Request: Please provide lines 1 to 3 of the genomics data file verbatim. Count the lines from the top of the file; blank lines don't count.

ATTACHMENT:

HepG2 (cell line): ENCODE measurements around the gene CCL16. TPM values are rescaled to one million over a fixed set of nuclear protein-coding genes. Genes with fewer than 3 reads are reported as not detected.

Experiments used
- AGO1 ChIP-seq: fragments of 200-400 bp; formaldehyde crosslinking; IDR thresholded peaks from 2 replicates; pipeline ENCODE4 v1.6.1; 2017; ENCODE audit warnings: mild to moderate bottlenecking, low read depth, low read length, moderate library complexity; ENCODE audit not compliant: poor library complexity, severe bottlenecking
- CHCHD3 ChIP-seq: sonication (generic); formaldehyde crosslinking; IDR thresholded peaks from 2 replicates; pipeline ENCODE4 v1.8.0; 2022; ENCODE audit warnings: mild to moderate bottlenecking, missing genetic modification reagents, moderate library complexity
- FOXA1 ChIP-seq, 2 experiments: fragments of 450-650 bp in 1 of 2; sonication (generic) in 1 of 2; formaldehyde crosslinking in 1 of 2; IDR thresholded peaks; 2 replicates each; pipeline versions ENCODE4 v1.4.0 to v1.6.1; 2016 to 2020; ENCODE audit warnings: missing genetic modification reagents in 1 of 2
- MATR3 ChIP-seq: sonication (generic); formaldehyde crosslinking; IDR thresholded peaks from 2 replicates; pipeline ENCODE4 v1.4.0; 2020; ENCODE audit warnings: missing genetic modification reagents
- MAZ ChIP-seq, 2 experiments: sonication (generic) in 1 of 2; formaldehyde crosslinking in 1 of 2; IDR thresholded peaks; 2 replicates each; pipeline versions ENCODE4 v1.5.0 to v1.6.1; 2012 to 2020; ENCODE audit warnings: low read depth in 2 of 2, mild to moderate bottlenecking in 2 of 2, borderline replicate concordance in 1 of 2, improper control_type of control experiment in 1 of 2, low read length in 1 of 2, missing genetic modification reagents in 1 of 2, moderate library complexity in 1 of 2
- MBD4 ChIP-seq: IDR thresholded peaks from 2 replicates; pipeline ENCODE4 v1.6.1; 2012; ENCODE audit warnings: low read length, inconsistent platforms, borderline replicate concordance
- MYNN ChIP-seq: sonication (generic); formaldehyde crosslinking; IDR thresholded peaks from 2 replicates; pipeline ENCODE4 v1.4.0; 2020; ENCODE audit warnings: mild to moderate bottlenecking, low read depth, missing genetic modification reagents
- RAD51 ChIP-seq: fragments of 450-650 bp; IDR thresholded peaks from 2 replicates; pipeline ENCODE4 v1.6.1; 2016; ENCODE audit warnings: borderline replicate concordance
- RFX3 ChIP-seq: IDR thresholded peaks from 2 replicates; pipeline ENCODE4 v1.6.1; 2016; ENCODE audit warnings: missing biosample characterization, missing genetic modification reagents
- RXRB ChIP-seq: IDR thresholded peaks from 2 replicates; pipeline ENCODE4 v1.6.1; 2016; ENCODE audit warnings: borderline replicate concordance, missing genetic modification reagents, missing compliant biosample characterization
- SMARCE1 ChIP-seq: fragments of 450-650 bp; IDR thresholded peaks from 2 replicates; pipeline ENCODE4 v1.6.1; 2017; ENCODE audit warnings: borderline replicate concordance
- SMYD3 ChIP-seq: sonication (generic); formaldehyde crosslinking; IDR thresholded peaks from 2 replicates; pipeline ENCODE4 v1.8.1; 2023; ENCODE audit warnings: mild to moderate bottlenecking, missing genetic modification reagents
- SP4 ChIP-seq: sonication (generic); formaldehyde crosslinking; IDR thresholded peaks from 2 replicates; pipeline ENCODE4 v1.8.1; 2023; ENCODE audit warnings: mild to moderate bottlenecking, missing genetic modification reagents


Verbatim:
HepG2 (cell line): ENCODE measurements around the gene CCL16. TPM values are rescaled to one million over a fixed set of nuclear protein-coding genes. Genes with fewer than 3 reads are reported as not detected.

Experiments used
- AGO1 ChIP-seq: fragments of 200-400 bp; formaldehyde crosslinking; IDR thresholded peaks from 2 replicates; pipeline ENCODE4 v1.6.1; 2017; ENCODE audit warnings: mild to moderate bottlenecking, low read depth, low read length, moderate library complexity; ENCODE audit not compliant: poor library complexity, severe bottlenecking